Voices of Our Mothers & Grandmothers, Celebrating Women’s History 3/31/2010
Gently stroking a fragment of soft green moss with her fingertips, a woman began reciting the nursery rhyme “Hickory Dickory Dock.” A few minutes later, another woman picked up a small broken branch from a cherry tree with one blossom opening at the end, saying, “we had these all around when I was little, but I don’t remember any songs right now.” Another woman, holding a dry brown leaf offers, “my mother used to sing a song ‘autumn leaves, hmm mmm, mmm, hmm mmm mmm, when the autumn leaves fall’… that’s how it went.”
Part of a celebratory day at the end of Women’s History Month at the Camba Park Slope Women’s Center, this small gathering of women brought tears and smiles to all the participants, including a staff member or two who joined in for a few moments of remembering songs from our mothers, grandmothers, and childhoods. When the recreation director at the center asked if I would consider doing something for women’s history beyond my weekly yoga class, right away I thought, "yes, yes, let’s sing from the memories of our mothers and sisters. Let’s celebrate the history that resides in each human being, that of the passage from the mother into the self."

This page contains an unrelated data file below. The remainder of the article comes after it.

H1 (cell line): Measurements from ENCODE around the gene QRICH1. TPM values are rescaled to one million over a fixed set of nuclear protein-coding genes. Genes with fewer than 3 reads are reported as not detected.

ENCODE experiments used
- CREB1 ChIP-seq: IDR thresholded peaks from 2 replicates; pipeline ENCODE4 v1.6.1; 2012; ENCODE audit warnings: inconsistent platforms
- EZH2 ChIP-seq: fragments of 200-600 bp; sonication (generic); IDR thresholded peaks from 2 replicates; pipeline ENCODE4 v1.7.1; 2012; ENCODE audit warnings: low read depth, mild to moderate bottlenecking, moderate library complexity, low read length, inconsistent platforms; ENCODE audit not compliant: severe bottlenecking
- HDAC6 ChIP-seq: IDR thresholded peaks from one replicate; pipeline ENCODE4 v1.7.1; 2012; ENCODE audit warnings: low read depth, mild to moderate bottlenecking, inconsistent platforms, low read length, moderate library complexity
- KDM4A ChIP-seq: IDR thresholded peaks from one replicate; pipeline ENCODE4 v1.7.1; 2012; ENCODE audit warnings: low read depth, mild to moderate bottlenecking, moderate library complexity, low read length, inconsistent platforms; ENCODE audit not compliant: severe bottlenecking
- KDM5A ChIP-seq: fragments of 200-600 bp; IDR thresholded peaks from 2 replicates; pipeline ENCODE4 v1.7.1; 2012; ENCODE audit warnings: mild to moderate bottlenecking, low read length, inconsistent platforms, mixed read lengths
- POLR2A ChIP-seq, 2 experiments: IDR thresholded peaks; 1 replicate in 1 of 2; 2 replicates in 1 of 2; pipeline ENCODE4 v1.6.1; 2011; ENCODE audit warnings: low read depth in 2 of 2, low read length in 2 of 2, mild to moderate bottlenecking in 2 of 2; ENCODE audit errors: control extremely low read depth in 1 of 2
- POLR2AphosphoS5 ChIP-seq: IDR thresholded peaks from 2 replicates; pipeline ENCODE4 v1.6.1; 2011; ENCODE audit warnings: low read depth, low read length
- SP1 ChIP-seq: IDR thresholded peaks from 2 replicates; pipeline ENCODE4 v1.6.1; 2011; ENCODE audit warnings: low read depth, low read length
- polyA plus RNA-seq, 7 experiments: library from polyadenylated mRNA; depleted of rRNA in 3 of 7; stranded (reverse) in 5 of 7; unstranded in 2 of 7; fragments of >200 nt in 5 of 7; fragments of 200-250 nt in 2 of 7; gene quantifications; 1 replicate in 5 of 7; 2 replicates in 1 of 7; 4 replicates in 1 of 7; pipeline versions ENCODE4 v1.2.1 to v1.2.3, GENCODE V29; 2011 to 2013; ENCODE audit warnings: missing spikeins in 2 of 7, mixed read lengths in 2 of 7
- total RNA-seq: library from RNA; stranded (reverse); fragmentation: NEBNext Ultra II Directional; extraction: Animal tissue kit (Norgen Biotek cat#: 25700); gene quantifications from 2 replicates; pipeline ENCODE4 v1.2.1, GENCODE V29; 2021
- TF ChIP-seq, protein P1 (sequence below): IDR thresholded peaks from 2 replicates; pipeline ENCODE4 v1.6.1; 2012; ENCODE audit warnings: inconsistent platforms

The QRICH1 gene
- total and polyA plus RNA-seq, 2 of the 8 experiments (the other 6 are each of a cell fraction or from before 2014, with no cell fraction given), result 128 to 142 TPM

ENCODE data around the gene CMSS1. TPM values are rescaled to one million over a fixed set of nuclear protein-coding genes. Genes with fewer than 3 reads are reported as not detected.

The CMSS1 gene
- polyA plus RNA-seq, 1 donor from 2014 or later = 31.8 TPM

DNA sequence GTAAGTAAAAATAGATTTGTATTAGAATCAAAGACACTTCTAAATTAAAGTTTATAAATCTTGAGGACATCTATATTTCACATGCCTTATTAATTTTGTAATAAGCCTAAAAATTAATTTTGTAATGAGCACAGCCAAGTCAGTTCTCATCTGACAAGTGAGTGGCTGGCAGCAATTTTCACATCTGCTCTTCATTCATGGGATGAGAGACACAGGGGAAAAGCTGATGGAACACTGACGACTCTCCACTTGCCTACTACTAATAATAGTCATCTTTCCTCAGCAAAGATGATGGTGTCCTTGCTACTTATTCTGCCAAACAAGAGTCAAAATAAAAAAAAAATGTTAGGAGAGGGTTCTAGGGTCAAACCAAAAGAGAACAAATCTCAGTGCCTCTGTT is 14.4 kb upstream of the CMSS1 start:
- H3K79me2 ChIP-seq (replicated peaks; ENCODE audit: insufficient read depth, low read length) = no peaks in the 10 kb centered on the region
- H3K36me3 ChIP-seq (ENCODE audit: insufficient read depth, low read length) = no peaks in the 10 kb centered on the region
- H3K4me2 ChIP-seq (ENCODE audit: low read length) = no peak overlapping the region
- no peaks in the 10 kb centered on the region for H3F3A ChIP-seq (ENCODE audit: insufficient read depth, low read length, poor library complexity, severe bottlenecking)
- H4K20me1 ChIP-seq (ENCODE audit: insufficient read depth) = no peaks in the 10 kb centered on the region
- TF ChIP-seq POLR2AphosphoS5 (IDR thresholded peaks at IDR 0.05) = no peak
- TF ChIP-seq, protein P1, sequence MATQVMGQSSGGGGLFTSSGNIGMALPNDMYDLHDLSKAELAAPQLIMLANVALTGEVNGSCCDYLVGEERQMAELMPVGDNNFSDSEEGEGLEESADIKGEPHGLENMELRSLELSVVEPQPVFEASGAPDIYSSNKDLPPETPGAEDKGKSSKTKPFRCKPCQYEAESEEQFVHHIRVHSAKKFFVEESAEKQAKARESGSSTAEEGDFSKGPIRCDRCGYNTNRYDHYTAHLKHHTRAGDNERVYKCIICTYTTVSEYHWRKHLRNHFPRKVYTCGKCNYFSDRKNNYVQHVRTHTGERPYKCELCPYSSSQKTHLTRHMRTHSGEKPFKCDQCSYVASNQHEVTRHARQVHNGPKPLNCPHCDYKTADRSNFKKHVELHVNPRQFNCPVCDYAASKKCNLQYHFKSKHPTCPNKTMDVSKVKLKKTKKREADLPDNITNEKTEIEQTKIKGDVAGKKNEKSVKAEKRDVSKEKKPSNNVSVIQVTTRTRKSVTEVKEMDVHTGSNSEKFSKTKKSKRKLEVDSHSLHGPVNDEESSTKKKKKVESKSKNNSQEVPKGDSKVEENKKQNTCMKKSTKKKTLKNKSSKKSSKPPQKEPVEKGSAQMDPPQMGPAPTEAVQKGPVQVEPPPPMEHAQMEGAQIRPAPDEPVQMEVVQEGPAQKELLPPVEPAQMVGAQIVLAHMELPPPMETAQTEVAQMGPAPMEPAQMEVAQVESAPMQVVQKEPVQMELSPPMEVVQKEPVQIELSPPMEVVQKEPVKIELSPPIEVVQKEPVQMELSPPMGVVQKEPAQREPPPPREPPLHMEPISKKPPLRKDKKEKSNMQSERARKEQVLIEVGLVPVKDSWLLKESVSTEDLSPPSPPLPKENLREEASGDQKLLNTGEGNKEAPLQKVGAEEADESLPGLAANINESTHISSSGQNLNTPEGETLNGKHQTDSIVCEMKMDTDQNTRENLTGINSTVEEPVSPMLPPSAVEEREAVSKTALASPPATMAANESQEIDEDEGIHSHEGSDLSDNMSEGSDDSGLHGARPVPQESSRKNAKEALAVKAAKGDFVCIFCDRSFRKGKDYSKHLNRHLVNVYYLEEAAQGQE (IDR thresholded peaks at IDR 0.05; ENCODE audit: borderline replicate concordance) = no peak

After a 45 minute chair yoga session, in which we celebrated our breath and our bodies, we turned to a plate of natural objects: a fragment of bright green moss, a dry leaf, a broken branch with cherry blossom, a bright red berry, a dried seed from a tree. Letting each participant contemplate the collection, I asked, “do you find anything here that reminds you of when you were very young, and are there any songs that come to mind, even fragments of songs?” The reactions were immediate for each woman. One began to sing “Amazing Grace” as her grandmother had always done, and a soft chorus began from women all over the room, even those who were not officially sitting in the circle. Another woman remembered the beginning of “The Itsy Bitsy Spider” and when her memory failed, the others filled in the words.
As with my yoga classes, I feel so grateful to these beautiful women when they allow me to facilitate their own blossoming. Making the space among us feel safe and real is my job, bringing effort, laughter, the softness of memory, the hardness of loss, all out in the open where we can meet each others' gaze and be happy that moment. The moist eyes and wide smiles around the circle are quite a celebration of the strength, generosity, endurance and joy in the women who pass through the shelter in any given week.